4 User Experience Insights I Learned From Training My Puppy

A few months ago I got the family our first puppy. Her name? “Orchid Jane Isabella the Rut Killer”…or Orchid for short.

Like any new project, I’ve immersed myself in learning how to train her so she can be the best dog she can be. Along the way, I’ve learned a lot about our pup, my kids, myself…

…and a lot about how we should treat our users for a great user experience!

1) Positive Reinforcement Gets Better Results
I’ve tried different methods of training including one that’s strictly positive with treats/praise, and one with ‘corrections’, or leash pops, etc. In my experience, while I get pup to do what I want in both cases, I get much better results with positive reinforcement. She seems more eager to please as I guide her to do the right thing and reward her for succeeding. Besides, it seems to me that she becomes much more loyal…because she is choosing to engage with me.

A great user experience does the same. Most times users have choices between our software and a competitors. If users get positive feedback, if they’re guided to success, they become happy, engaged, eager to use the software, and they’ll enjoy the experience much more…and in the end our users will be much more loyal.

2) Take Small Steps And Start With The Basics
I am learning that in order to teach a dog a complex trick, it takes many small steps…and you can’t rush it! For example, my pup can now fetch a toy and if I say “Put Away” she walks to the toy basket and drops it in there. It’s awesome to see. However, that was not something I could teach in one step. She is eager to learn but she needs me to break down a trick into a number of basic steps that she can master…and once she masters each step I can have her perform the whole sequence. Further, if I push her too fast or start with the complex multi-step trick, she would get frustrated, abandon the training session, and just sit in a corner and chew on her bone.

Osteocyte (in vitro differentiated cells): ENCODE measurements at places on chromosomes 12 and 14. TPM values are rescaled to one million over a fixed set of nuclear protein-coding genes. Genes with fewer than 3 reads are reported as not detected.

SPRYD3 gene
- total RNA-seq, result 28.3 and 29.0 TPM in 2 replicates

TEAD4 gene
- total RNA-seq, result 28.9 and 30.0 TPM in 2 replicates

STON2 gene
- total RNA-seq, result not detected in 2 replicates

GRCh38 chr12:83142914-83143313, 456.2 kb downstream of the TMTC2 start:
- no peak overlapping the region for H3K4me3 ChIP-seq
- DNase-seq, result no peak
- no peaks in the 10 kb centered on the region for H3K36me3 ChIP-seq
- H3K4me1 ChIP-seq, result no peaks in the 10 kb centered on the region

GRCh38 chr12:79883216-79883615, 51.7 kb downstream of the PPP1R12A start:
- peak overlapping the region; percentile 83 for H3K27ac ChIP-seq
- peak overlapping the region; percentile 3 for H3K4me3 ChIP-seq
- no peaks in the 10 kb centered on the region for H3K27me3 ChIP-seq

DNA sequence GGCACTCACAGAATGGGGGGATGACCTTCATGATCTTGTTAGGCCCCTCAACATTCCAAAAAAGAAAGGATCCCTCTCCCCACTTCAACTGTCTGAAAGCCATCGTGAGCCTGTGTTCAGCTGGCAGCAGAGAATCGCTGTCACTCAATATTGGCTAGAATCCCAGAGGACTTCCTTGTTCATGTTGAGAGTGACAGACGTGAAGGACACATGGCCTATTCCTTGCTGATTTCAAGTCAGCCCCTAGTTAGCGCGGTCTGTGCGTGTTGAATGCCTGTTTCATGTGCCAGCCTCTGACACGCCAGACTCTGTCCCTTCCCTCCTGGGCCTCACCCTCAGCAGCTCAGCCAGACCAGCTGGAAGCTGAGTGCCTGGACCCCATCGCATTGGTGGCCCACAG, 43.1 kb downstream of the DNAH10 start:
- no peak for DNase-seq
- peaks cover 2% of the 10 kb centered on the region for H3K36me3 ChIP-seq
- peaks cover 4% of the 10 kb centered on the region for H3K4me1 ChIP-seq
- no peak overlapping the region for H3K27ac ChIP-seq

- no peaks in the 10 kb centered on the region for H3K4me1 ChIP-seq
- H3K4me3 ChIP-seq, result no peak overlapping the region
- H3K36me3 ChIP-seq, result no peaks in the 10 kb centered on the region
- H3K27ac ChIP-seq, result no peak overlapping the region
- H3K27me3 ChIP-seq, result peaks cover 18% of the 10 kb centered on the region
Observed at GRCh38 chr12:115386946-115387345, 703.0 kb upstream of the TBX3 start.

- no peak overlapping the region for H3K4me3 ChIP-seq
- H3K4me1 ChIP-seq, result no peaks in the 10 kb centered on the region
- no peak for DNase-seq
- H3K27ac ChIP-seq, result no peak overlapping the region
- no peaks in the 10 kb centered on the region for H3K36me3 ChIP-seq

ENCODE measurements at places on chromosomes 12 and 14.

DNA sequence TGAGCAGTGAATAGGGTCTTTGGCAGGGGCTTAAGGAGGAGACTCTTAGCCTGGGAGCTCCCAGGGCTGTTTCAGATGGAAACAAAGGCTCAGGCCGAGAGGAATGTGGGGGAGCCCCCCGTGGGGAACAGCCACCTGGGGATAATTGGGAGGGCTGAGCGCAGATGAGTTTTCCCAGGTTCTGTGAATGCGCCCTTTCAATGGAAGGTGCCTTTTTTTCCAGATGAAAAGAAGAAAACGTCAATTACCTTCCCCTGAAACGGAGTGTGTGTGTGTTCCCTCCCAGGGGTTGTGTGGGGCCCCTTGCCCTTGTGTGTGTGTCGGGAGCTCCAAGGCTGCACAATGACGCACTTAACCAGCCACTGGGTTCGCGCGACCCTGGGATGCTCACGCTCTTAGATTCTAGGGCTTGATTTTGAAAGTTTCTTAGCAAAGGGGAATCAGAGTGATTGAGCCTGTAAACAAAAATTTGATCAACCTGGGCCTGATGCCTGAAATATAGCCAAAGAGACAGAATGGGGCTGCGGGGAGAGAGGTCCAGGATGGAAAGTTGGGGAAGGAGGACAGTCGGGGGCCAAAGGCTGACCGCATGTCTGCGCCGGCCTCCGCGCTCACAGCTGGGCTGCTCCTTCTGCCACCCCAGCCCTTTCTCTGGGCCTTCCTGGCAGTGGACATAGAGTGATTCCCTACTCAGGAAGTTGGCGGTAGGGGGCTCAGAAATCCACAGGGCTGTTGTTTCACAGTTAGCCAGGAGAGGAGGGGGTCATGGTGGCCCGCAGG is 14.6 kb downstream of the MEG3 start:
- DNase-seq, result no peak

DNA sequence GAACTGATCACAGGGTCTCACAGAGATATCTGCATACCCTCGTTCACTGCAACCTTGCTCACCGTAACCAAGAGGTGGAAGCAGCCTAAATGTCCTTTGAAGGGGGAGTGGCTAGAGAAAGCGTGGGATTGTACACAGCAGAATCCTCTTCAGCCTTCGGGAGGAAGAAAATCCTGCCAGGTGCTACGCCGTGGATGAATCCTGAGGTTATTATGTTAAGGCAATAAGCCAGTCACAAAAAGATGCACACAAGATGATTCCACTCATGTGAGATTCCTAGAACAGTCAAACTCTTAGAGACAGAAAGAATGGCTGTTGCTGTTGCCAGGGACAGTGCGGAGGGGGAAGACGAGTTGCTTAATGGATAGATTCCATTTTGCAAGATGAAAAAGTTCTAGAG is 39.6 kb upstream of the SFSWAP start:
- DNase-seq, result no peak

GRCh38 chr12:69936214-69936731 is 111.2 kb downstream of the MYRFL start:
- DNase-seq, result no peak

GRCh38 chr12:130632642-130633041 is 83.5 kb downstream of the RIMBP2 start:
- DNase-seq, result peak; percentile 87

A great user experience is the same: Users need to be shown the basics and feel successful! Once they get a handle of core tasks, they can be guided step-by-step through a more complex task, and eventually do the task on their own. If we don’t provide them with that guidance…and ability to do just the basics first, they’ll get frustrated and abandon our product.

3) Be 100% Consistent
To train a pup, I need to be consistent in reinforcing a behavior. If I’m 100% consistent, she learns the verbal or hand command and is very quick to understand what to do.

A great user experience is the same: If we are 100% consistent in our visual metaphors, navigation path, detailed interaction, our users are quick to understand how to get the most out of our products.

4) It’s All About Trust
It took a while for my pup to trust me. As our training proceeded, she learned I wanted the best for her, that I was here to help her succeed, and yes, that I had treats. It turns out that the more my pup trusts me, the more successful our training will be.

A great user experience is the same: As our users first start out with our product, we need to earn their trust…that we are always accurate, have their best interest in mind, and it doesn’t hurt to have some surprises (some cool capability, automation or innovative and elegant experience). The more our users trust us, the deeper into the product they’ll go and integrate it into their business.


How about you, have you found insight into user experience from dog training or other non-technology sources?

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